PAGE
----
When it comes to governing at the state and local levels, there aren't many people who want it to resemble the mess known as Washington, D.C.
Consider how things get done (or not) in the nation's capital. Does anyone see it and say, "That's a fine example worthy of emulation" in our state Capitol, quorum court chambers or on city councils?
And yet Gov. Sarah Huckabee Sanders, newly vested as Arkansas' chief executive, appears eager to bring a tool from what her former boss at the White House called "the swamp" and use it to legislate.
We're talking of so-called omnibus bills. In the U.S. House and Senate, these combine a variety of topics and programs into a single bill for an up or down vote. The effect, most often, is to seriously curtail debate on the individual elements. Indeed, in D.C., we're convinced lawmakers sometimes vote for bills without knowing everything to which they are offering their support.
The more you can dump into an omnibus bill, the less analysis of its separate parts can be undertaken by lawmakers whose time is limited.
These are also the kinds of bills people use to weaken the effects of opposition to any single part of the bill. Lawmakers with objections can be overwhelmed by the sheer size or magnitude of an omnibus bill, with party leaders and the chief executive devoting so much political capital to passage that the more troubling parts get swept through. "We can't always get everything we want," lawmakers shrug when they've been forced to swallow something they normally wouldn't favor all in the name of passing a major piece of legislation.
The far more "clean" way to legislate is to separate proposals into individual bills that can be fully debated, then pass or fail on their own merits. This is how most legislation in the Arkansas General Assembly has been handled for as long as we can remember.
The state still awaits Sanders' formal education legislation. She campaigned on a theme of "Arkansas LEARNS," an acronym for a program prioritizing (L)iteracy, (E)mpowering parents, holding educators (A)ccountable, improving student (R)eadiness and expanding high-speed internet (N)etworking and improving school (S)afety.
Stuffing one piece of legislation full of Sanders' LEARNS components will by necessity create a bill that is complex. Each element will be worthy of robust debate on the floors of both chambers and in committees. And yet by Sanders' insistence, it will all be in a single bill.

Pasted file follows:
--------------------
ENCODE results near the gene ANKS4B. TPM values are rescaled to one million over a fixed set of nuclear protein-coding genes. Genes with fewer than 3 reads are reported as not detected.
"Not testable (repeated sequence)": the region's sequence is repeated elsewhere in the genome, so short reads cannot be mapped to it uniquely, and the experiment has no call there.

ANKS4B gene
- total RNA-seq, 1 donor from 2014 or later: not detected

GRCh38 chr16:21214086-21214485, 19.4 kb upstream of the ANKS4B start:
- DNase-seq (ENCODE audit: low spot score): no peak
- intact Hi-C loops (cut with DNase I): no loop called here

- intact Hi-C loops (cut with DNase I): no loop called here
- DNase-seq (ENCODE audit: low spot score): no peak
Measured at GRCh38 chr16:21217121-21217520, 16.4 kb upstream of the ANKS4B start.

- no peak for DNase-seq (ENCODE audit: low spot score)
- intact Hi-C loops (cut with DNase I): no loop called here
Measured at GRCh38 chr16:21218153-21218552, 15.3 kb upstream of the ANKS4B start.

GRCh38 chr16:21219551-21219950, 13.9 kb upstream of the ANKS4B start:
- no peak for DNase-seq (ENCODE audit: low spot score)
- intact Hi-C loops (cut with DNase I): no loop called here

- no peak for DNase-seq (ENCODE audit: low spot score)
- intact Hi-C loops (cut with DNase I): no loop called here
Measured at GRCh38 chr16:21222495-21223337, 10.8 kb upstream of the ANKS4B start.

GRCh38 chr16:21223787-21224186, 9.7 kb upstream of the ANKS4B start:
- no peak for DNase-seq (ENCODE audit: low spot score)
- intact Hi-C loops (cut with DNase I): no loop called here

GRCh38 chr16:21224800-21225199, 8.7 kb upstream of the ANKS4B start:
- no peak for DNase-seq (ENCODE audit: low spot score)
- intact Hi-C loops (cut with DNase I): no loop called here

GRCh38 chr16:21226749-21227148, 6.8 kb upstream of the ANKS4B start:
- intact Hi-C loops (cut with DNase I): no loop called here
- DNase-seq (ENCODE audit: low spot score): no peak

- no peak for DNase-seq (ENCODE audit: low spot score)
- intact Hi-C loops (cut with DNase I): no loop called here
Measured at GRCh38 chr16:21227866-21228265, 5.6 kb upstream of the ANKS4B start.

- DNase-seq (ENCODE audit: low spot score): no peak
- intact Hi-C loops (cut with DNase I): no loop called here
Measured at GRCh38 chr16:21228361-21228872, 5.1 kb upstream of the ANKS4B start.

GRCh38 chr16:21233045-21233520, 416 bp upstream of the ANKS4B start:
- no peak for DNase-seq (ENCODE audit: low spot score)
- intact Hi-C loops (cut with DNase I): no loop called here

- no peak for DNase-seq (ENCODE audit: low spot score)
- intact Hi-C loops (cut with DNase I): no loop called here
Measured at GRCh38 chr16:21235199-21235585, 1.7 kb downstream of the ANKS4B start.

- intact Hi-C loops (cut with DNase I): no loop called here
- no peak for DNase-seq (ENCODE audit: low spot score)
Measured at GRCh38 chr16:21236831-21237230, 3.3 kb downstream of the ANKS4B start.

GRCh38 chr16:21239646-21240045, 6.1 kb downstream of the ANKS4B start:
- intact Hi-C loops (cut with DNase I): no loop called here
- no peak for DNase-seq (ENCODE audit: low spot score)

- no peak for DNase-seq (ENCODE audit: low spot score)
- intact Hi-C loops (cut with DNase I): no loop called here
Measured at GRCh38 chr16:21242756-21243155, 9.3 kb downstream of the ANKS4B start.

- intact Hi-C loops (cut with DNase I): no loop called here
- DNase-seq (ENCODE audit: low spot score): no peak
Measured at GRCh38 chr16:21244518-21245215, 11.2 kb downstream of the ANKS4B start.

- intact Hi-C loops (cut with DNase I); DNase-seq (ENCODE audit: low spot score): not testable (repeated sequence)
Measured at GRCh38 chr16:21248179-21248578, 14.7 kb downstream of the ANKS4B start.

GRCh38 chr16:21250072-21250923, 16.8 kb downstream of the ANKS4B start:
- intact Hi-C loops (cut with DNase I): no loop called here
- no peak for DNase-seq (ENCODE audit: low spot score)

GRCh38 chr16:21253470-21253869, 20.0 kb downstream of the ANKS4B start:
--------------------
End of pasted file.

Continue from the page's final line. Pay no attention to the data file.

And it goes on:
Backers of that approach suggest it's the most efficient way to handle the matter. We like efficient government. But efficiency is not the fundamental goal of American government. Representation is. Arkansans need lawmakers who are interested in fully debating legislation and hearing from their constituents. The most effective way to provide clarity for lawmakers and citizens is to keep legislation focused and germane.
It's difficult to defend the idea that school safety, for example, is germane to how Arkansas goes about improving literacy. Or that the development of broadband internet across the state is closely related to teacher accountability. Yes, it all has to do with education, but so do running buses and daylight saving time and school funding and juvenile delinquency. And yes, teacher raises.
Most legislation in the Arkansas General Assembly is a matter of a few pages, and the changes even those short bills advance can be difficult enough to grasp in the context of all the laws already on the books. Unlike their Washington, D.C., counterparts, individual state lawmakers don't have big staffs to discern the pros and cons of legislation. That gives lobbyists a lot of power already. Imagine an omnibus bill that goes 100, 300 or 500 pages. Is that going to get an adequate and fair hearing before it's rushed into law by a majority eager to make their new governor look good? That may serve their governor, but it isn't designed to serve their constituents.
Gov. Sanders doesn't have experience in governing, so we can understand why she might want to make things easier. But the priority of education legislation should be on implementing well-considered and debated changes, not paving a path toward the most convenient form of victory for a new governor.
Put omnibus legislation back on the bus to Washington, D.C.
What’s the point?
Gov. Sarah Huckabee Sanders’ education plan shows promise, but the tactic of seeking an omnibus-style bill should be rejected.